Spot financial trouble before it happens

There’s no doubt that running an independent business has many rewards, but it also has its challenges. As well as doing the day job, it’s your responsibility to look after books and make sure you are up to date with your bills – and that can be a headache many people put off for another day. Here, Lee Murphy, the founder of Pandle, the cloud bookkeeping software for small businesses and the self-employed, offers some advice.

In any successful business, staying on top of your books is just as important as providing a top-notch customer service. Putting business admin on the bottom of a never-ending to-do list could mean you are storing up problems for later.

If you are bamboozled by cash flow forecasting and frustrated by dealing with late payers, you are not alone. Cash flow problems are the biggest killer of small businesses, with recent research showing that over 70% of small business owners see it as their biggest threat.

Here is some straightforward and practical advice on how to keep your business out of financial trouble.

Stay on top of cashflow

A regular cash flow forecast will show you how much money the business is paying out and how much money it has coming in each month. This will give you a much clearer picture of your financial health compared with your monthly bank balance.

Many businesses that go under are not loss-making; they simply run out of cash and cannot pay the money they owe.

Make sure your forecast includes not just your suppliers, rent and any employee salaries, but also big lump payments like your annual corporation tax, quarterly VAT and large ad hoc payments. These are particularly important because, if you have not set aside money, you may well not be able to pay them.

Managing your cash flow does not need to be a headache, and the good news is that today it’s easier than ever to manage the money in your business thanks to new cloud-based applications and online bookkeeping tools.

Many of these applications are free and their cash flow tools will make it a quick process. Pandle, for example, gives real time cash reporting and forecasting so that you can easily spot current or future cash flow problems and react.

Get organised and aim to get paid on time

Keeping track of who owes you what and when they were supposed to pay can be time-consuming and frustrating – being organised is key. Getting a diary and keeping on top of who owes you what and when will help you take control of your finances.

However, even with the right attitude, it can become a huge task to even identify when invoices become late – and to chase them. You can be sat wasting your time flicking through your diary and tallying it to your bookkeeping spreadsheet.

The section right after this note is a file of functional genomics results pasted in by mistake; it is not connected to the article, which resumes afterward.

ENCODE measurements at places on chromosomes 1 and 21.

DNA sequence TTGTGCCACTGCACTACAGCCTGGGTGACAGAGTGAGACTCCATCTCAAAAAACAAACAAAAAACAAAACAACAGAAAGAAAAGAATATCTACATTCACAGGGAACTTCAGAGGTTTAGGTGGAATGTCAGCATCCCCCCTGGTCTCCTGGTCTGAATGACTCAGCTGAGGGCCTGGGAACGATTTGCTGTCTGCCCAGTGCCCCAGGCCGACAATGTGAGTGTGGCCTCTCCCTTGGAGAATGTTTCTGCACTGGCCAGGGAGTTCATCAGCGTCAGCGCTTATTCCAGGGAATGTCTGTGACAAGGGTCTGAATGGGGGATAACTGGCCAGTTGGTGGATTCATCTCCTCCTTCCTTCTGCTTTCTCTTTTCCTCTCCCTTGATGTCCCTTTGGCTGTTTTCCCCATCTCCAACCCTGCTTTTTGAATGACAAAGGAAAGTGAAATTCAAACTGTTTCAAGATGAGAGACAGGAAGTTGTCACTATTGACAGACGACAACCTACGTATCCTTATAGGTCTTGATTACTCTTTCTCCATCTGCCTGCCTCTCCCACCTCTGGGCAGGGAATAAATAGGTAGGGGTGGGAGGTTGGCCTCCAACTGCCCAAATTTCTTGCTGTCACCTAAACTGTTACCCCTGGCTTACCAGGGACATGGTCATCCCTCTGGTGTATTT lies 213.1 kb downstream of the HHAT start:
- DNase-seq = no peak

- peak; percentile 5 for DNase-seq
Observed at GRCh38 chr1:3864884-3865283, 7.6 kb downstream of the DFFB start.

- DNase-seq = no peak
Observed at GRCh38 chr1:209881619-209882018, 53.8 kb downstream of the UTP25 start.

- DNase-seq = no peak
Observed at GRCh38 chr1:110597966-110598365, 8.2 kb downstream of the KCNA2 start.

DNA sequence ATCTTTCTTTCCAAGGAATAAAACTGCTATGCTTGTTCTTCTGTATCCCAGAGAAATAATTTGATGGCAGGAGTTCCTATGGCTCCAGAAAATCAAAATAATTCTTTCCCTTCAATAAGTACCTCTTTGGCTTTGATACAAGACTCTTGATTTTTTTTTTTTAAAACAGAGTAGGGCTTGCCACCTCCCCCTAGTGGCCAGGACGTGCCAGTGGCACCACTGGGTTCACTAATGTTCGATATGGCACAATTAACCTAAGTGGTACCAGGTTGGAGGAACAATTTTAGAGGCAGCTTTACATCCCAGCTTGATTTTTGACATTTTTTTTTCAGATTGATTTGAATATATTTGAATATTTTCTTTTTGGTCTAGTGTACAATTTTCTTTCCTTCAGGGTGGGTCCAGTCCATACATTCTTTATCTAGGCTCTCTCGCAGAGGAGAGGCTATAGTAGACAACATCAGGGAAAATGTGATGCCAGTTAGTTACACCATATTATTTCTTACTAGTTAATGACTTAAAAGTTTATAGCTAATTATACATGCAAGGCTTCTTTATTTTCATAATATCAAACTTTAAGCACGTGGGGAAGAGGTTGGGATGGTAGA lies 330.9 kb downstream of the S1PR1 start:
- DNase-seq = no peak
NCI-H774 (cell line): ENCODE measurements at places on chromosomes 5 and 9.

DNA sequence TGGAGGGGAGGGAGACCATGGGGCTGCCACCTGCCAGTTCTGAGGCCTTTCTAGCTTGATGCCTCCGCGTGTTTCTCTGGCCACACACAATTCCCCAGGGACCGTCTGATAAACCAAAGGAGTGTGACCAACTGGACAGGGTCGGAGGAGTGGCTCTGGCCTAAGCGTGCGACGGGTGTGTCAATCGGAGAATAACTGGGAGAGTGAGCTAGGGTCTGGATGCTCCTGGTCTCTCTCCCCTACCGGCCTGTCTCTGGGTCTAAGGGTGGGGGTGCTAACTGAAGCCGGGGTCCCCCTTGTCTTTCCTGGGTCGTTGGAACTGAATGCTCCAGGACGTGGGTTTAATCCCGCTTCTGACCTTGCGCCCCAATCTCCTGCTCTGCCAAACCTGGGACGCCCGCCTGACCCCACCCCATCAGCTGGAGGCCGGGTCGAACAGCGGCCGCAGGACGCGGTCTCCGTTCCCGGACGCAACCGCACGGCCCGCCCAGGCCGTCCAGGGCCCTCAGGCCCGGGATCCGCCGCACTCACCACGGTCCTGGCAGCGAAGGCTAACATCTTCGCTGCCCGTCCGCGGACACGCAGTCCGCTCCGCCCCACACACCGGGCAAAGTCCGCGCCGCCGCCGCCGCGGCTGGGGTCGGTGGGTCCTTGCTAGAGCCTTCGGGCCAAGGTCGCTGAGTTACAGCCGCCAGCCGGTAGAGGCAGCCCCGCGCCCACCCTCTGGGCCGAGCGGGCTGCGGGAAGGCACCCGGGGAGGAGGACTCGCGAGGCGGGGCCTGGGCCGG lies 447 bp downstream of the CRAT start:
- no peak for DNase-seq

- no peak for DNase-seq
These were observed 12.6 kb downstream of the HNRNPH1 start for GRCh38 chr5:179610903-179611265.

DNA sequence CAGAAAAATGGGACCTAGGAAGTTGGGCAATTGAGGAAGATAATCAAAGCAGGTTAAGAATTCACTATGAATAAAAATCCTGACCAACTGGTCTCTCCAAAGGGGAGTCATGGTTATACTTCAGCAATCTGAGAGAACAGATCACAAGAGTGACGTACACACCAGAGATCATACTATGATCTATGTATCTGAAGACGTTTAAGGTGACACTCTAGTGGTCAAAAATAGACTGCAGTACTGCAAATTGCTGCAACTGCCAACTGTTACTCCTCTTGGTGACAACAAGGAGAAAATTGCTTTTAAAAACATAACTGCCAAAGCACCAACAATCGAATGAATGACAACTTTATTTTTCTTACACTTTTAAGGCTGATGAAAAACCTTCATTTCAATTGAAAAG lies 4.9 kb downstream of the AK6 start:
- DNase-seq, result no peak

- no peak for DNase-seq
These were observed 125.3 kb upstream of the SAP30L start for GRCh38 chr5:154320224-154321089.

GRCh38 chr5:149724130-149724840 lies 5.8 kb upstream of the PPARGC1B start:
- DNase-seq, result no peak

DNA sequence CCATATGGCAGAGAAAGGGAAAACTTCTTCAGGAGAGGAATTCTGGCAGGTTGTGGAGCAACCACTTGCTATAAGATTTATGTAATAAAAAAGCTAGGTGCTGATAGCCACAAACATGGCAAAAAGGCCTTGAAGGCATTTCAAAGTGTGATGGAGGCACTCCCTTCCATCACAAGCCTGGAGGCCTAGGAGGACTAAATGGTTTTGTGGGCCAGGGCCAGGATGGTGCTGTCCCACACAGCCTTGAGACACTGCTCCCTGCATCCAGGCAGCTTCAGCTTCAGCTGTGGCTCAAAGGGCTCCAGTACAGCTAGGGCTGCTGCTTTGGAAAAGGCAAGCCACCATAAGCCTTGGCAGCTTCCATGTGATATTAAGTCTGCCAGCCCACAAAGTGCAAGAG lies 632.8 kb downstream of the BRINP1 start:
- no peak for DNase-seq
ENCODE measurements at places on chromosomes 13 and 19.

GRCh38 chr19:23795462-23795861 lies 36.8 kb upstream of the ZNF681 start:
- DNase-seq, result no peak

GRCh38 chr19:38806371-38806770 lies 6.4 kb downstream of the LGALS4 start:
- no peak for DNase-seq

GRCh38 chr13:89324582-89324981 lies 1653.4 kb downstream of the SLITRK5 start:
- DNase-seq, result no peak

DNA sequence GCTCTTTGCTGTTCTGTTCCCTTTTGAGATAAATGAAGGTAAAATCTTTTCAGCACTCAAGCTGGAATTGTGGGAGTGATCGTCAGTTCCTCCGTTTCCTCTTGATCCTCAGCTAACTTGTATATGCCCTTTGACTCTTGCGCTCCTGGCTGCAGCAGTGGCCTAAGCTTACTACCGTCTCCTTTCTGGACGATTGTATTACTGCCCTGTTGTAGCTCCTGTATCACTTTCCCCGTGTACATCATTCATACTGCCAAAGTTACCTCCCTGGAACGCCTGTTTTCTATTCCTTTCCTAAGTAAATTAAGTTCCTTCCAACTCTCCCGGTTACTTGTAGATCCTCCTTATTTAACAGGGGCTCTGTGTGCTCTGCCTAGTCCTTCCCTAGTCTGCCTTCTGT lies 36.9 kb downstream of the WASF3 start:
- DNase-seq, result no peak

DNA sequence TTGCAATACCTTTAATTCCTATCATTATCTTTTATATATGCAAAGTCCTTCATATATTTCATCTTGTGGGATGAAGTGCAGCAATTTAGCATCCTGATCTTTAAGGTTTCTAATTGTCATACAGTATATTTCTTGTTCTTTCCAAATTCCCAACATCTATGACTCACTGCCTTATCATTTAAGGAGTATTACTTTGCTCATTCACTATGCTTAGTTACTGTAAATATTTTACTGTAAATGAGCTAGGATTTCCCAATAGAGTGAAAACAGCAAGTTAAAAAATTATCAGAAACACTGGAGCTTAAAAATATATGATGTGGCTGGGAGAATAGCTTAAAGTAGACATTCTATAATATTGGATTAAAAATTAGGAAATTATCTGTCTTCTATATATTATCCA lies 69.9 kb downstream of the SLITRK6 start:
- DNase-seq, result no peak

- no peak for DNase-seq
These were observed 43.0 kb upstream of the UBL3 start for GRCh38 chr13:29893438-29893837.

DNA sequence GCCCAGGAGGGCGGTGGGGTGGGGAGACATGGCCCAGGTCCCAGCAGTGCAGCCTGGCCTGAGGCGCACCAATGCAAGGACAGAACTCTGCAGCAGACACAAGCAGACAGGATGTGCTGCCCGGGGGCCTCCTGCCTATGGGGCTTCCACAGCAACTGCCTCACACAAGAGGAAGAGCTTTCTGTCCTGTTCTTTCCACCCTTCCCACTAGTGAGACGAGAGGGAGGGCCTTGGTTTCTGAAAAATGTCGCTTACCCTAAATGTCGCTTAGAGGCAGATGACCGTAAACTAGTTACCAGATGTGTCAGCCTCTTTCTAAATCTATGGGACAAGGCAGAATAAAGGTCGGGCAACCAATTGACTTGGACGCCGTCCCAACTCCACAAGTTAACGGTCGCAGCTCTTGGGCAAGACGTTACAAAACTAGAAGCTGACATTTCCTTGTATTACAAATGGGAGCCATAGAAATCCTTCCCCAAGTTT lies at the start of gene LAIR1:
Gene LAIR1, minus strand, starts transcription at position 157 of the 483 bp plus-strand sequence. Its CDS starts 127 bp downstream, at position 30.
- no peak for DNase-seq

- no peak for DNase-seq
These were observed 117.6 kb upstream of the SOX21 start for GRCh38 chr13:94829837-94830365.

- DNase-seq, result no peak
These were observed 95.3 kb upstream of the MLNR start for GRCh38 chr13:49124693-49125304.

Online tools can help you keep track of payments, some even automate the process of chasing and reminding clients for you.

In our experience, the majority of invoices aren’t paid on time due to disorganisation and a slippery mind – rather than a desire to deprive you of your hard-earned cash.

Cut your debtor days

Reducing your ‘debtor days’ – that is how long you wait to get paid – will have an immediate impact on the health of your cashflow. Waiting 60 days to be paid while having to carry the cost of parts, staff and VAT for future jobs can be an enormous strain.

According to the Prompt Payment Directory, many business owners simply stop paying themselves when customers drag their feet on bills. With trade customers, consider cutting your payment terms, say from 28 days to 14 and you may even want to offer bonuses for early and up-=front payments.

With private customers, get people to pay a deposit and never give credit.

Beware your customers

If you are working flat out yet making meagre money, it is a sure sign either your own costs are too high, your prices too low or both. Becoming over-reliant on too few customers for a large chunk of business is also dangerous – what happens if one suddenly becomes insolvent?

Be clear about your customer base. Often 80% of your time will be spent on 20% of your customers. Is the 20% generating a profit? Analyse your timesheets and how much they are spending. If it isn’t enough, aim to get rid of them.

Avoiding financial difficulty by taking care of your company books does not have to be mind-boggling. Don’t wait for trouble. With the wide range of software available online – and often free – it has never been easier to master this vital area.

www.pandle.com

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